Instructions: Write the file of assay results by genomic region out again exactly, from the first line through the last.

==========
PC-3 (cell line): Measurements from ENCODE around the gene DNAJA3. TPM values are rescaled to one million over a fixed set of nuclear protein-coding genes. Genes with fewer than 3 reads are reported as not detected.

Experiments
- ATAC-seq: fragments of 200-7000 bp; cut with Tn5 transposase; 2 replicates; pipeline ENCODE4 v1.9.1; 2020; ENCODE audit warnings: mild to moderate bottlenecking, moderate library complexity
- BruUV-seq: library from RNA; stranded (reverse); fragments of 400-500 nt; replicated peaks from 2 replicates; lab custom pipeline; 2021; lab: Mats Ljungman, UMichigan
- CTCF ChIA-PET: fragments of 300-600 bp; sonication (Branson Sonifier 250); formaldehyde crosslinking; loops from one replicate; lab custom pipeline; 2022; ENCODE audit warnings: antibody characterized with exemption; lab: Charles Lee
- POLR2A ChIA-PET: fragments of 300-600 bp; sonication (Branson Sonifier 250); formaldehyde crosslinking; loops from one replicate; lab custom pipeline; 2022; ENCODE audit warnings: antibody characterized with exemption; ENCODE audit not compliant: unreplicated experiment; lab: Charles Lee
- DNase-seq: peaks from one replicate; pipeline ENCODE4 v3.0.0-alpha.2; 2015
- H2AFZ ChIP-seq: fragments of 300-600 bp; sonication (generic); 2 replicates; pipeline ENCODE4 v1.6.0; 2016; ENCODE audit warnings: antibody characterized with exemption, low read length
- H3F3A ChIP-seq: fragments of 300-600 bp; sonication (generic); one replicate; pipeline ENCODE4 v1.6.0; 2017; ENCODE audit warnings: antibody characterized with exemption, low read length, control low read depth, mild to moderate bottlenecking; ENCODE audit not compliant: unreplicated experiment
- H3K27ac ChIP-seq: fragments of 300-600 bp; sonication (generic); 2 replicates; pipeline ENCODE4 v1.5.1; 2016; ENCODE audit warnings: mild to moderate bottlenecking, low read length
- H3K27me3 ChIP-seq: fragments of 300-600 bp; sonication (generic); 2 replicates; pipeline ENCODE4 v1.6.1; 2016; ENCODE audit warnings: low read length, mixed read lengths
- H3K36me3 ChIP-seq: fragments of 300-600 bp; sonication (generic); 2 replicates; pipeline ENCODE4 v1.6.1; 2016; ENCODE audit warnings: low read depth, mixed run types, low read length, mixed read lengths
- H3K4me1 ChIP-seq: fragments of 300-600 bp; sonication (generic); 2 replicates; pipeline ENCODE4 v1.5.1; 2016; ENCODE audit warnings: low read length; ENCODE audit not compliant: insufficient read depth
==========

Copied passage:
PC-3 (cell line): Measurements from ENCODE around the gene DNAJA3. TPM values are rescaled to one million over a fixed set of nuclear protein-coding genes. Genes with fewer than 3 reads are reported as not detected.

Experiments
- ATAC-seq: fragments of 200-7000 bp; cut with Tn5 transposase; 2 replicates; pipeline ENCODE4 v1.9.1; 2020; ENCODE audit warnings: mild to moderate bottlenecking, moderate library complexity
- BruUV-seq: library from RNA; stranded (reverse); fragments of 400-500 nt; replicated peaks from 2 replicates; lab custom pipeline; 2021; lab: Mats Ljungman, UMichigan
- CTCF ChIA-PET: fragments of 300-600 bp; sonication (Branson Sonifier 250); formaldehyde crosslinking; loops from one replicate; lab custom pipeline; 2022; ENCODE audit warnings: antibody characterized with exemption; lab: Charles Lee
- POLR2A ChIA-PET: fragments of 300-600 bp; sonication (Branson Sonifier 250); formaldehyde crosslinking; loops from one replicate; lab custom pipeline; 2022; ENCODE audit warnings: antibody characterized with exemption; ENCODE audit not compliant: unreplicated experiment; lab: Charles Lee
- DNase-seq: peaks from one replicate; pipeline ENCODE4 v3.0.0-alpha.2; 2015
- H2AFZ ChIP-seq: fragments of 300-600 bp; sonication (generic); 2 replicates; pipeline ENCODE4 v1.6.0; 2016; ENCODE audit warnings: antibody characterized with exemption, low read length
- H3F3A ChIP-seq: fragments of 300-600 bp; sonication (generic); one replicate; pipeline ENCODE4 v1.6.0; 2017; ENCODE audit warnings: antibody characterized with exemption, low read length, control low read depth, mild to moderate bottlenecking; ENCODE audit not compliant: unreplicated experiment
- H3K27ac ChIP-seq: fragments of 300-600 bp; sonication (generic); 2 replicates; pipeline ENCODE4 v1.5.1; 2016; ENCODE audit warnings: mild to moderate bottlenecking, low read length
- H3K27me3 ChIP-seq: fragments of 300-600 bp; sonication (generic); 2 replicates; pipeline ENCODE4 v1.6.1; 2016; ENCODE audit warnings: low read length, mixed read lengths
- H3K36me3 ChIP-seq: fragments of 300-600 bp; sonication (generic); 2 replicates; pipeline ENCODE4 v1.6.1; 2016; ENCODE audit warnings: low read depth, mixed run types, low read length, mixed read lengths
- H3K4me1 ChIP-seq: fragments of 300-600 bp; sonication (generic); 2 replicates; pipeline ENCODE4 v1.5.1; 2016; ENCODE audit warnings: low read length; ENCODE audit not compliant: insufficient read depth